Just like filming a car commercial, there are only so many places one can fit a camera on the set of “Star Trek: The Next Generation.” Frakes thought of differing ways he could shoot establishing shots, and gives a lot of credit to the episode’s editor for any level of cohesion that “Cause and Effect” possessed. 

“There are only so many shots you can do. So, stylistically, we tried different things for different scenes — and J.P. Farrell, who cut the episode — deserves a lot of the credit for making those sequences work. We had a plan that we needed to shoot each scene more than one way; We would shoot the master from either side of the room. But I really enjoyed the challenge. Once I realized that [Braga] wasn’t f***ing with me, it was fun.”
Frakes also learned the truth of the old adage that necessity is the mother of invention. “Cause and Effect” required several scenes wherein the Enterprise crew would meet on the ship’s observation lounge, the place where the senior staff would discuss potential solutions to the week’s crisis. The room contains only a large table, some office chairs, a few decorative models on the walls, a ficus plant, and a TV screen. With plain furniture in an oft-filmed room, Frakes found a new shot.
“I think during prep, I was with Doug Dean, he was my first [A.D.], and we’re shooting one of the many scenes in the conference room, the observation lounge set. And we got an overhead shot of the conference room that we hadn’t used before. I said: ‘What if we go all the way up there?’ And [Doug] said: ‘Well, nobody’s gone there.’ To which I was like: ‘Oh, all the better!'”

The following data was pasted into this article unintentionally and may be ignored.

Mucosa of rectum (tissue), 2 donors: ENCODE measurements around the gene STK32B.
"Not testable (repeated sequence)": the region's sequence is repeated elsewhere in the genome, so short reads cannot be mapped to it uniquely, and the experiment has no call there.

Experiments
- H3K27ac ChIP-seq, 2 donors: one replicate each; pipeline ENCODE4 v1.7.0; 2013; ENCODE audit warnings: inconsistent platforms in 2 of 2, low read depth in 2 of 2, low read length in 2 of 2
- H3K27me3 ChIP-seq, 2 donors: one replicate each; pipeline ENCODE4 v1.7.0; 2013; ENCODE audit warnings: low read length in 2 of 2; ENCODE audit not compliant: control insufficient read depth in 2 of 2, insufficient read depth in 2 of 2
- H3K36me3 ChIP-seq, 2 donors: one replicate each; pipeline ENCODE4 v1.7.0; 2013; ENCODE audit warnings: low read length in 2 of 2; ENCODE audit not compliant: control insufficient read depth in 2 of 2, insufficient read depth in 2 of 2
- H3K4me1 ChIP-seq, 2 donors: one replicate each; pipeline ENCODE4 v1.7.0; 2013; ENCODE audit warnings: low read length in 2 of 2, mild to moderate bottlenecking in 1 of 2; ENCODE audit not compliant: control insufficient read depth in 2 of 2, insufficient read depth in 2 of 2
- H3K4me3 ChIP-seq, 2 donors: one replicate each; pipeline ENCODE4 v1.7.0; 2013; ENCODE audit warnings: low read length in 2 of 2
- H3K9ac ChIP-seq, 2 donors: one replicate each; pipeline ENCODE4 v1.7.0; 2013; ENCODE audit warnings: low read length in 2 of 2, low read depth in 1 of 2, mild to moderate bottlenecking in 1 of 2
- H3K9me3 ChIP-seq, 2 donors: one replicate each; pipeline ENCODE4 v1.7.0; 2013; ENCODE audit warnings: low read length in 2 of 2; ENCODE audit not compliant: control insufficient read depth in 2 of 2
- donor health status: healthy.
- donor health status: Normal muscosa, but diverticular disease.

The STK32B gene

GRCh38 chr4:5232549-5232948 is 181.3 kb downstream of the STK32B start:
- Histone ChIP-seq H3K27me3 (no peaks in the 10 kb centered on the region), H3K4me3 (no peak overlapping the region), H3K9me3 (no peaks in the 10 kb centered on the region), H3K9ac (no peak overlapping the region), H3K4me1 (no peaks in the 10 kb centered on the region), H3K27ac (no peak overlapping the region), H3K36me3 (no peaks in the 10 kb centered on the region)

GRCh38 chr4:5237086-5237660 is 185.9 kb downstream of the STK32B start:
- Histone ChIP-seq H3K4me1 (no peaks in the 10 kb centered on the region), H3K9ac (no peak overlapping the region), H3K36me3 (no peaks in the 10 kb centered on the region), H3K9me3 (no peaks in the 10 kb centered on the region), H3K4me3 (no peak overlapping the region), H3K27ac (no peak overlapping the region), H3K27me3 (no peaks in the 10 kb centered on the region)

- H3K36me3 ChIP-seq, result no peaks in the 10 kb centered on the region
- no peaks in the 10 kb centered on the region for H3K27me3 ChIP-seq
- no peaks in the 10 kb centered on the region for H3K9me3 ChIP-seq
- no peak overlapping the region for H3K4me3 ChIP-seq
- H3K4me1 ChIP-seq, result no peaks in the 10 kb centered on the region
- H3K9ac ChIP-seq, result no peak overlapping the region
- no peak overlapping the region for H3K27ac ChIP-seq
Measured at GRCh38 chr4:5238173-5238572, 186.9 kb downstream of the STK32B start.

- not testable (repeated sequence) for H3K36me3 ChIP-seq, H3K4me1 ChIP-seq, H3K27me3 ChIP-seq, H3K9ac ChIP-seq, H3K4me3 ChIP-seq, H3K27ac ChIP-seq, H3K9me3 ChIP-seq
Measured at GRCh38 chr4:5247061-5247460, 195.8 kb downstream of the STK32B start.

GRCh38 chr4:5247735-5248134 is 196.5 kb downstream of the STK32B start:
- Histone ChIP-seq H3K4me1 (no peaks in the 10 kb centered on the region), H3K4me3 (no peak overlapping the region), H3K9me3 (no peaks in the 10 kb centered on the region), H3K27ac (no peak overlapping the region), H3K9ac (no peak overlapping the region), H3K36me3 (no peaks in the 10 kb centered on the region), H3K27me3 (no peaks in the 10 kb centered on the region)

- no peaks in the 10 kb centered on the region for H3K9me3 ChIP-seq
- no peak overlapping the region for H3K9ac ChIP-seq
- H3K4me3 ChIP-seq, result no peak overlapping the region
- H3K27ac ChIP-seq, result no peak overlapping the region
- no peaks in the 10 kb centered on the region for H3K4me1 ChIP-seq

Borrowing from Spielberg


Another recurring element of “Cause and Effect” are the moments when each character experiences déjà vu — or, as the Klingon Worf (Michael Dorn) calls it: nIb’poH — to clue them into the fact that time is repeating itself. Braga did write certain moments of description into the teleplay — Worf describes his feeling during a poker game — but it would be up to Frakes to visually indicate when each of the other characters had a subtle moment of realization. Frakes found interesting new ways to move the camera to communicate these moments. He told THR:

“We did a lot of those Spielberg-style push-ins and close-ups. We started with Crusher figuring it out first, then Dorn as he figures it out during a poker game. And then Picard (Patrick Stewart), later in a scene, we push in on him reading a book as he realizes he’s read that section before. So there were enough kind of signature, visual metaphors for [the characters] figuring it out and agreeing on what was going on.”
“Cause and Effect” is one of the cleverer episodes of “Next Generation,” and while Braga had some trouble getting his ideas accepted by the show’s executive producers Rick Berman and Michael Piller (Braga, in the retrospective, recalls people asking, “Is this a joke?”), and while Frakes faced down some creative directorial challenges, the episode emerged as creative and memorable. 
The cherry on top was, once the Enterprise broke out of the time loop — as they naturally must — Picard was able to have a conversation with the other ship, helmed by Captain Bateson (Kelsey Grammer in a cameo role). He had been stuck in the same time loop for upwards of 90 years. 
Captain Bateson, welcome to the 24th century.